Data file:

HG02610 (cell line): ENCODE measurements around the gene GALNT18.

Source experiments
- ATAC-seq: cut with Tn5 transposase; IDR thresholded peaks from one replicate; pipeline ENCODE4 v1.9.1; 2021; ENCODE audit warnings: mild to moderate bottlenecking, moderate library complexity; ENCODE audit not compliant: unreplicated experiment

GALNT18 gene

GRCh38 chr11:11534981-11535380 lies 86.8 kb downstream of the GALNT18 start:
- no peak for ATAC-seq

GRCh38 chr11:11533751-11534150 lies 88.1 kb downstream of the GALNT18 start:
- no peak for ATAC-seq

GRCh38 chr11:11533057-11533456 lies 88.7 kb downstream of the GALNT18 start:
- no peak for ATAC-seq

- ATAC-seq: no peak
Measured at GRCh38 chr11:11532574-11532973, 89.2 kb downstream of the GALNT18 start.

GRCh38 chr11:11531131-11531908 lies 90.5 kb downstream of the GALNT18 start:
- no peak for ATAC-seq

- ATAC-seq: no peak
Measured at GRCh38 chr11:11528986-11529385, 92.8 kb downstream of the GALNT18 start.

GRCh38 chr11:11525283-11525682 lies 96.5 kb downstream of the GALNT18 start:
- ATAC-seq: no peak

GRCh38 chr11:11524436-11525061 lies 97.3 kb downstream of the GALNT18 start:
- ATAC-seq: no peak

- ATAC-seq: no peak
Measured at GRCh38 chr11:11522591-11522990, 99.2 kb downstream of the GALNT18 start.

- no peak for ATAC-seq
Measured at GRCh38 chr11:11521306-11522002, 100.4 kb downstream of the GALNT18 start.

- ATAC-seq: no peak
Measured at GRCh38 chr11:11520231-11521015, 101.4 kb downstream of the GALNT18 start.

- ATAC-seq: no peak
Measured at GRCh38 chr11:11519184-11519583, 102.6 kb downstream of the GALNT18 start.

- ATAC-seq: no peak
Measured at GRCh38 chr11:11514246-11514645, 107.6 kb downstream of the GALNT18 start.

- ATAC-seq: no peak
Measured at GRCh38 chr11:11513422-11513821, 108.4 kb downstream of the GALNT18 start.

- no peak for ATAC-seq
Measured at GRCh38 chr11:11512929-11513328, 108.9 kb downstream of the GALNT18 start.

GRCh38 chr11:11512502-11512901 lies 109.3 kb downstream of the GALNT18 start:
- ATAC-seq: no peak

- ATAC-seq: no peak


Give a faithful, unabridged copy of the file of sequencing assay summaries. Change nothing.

HG02610 (cell line): ENCODE measurements around the gene GALNT18.

Source experiments
- ATAC-seq: cut with Tn5 transposase; IDR thresholded peaks from one replicate; pipeline ENCODE4 v1.9.1; 2021; ENCODE audit warnings: mild to moderate bottlenecking, moderate library complexity; ENCODE audit not compliant: unreplicated experiment

GALNT18 gene

GRCh38 chr11:11534981-11535380 lies 86.8 kb downstream of the GALNT18 start:
- no peak for ATAC-seq

GRCh38 chr11:11533751-11534150 lies 88.1 kb downstream of the GALNT18 start:
- no peak for ATAC-seq

GRCh38 chr11:11533057-11533456 lies 88.7 kb downstream of the GALNT18 start:
- no peak for ATAC-seq

- ATAC-seq: no peak
Measured at GRCh38 chr11:11532574-11532973, 89.2 kb downstream of the GALNT18 start.

GRCh38 chr11:11531131-11531908 lies 90.5 kb downstream of the GALNT18 start:
- no peak for ATAC-seq

- ATAC-seq: no peak
Measured at GRCh38 chr11:11528986-11529385, 92.8 kb downstream of the GALNT18 start.

GRCh38 chr11:11525283-11525682 lies 96.5 kb downstream of the GALNT18 start:
- ATAC-seq: no peak

GRCh38 chr11:11524436-11525061 lies 97.3 kb downstream of the GALNT18 start:
- ATAC-seq: no peak

- ATAC-seq: no peak
Measured at GRCh38 chr11:11522591-11522990, 99.2 kb downstream of the GALNT18 start.

- no peak for ATAC-seq
Measured at GRCh38 chr11:11521306-11522002, 100.4 kb downstream of the GALNT18 start.

- ATAC-seq: no peak
Measured at GRCh38 chr11:11520231-11521015, 101.4 kb downstream of the GALNT18 start.

- ATAC-seq: no peak
Measured at GRCh38 chr11:11519184-11519583, 102.6 kb downstream of the GALNT18 start.

- ATAC-seq: no peak
Measured at GRCh38 chr11:11514246-11514645, 107.6 kb downstream of the GALNT18 start.

- ATAC-seq: no peak
Measured at GRCh38 chr11:11513422-11513821, 108.4 kb downstream of the GALNT18 start.

- no peak for ATAC-seq
Measured at GRCh38 chr11:11512929-11513328, 108.9 kb downstream of the GALNT18 start.

GRCh38 chr11:11512502-11512901 lies 109.3 kb downstream of the GALNT18 start:
- ATAC-seq: no peak

- ATAC-seq: no peak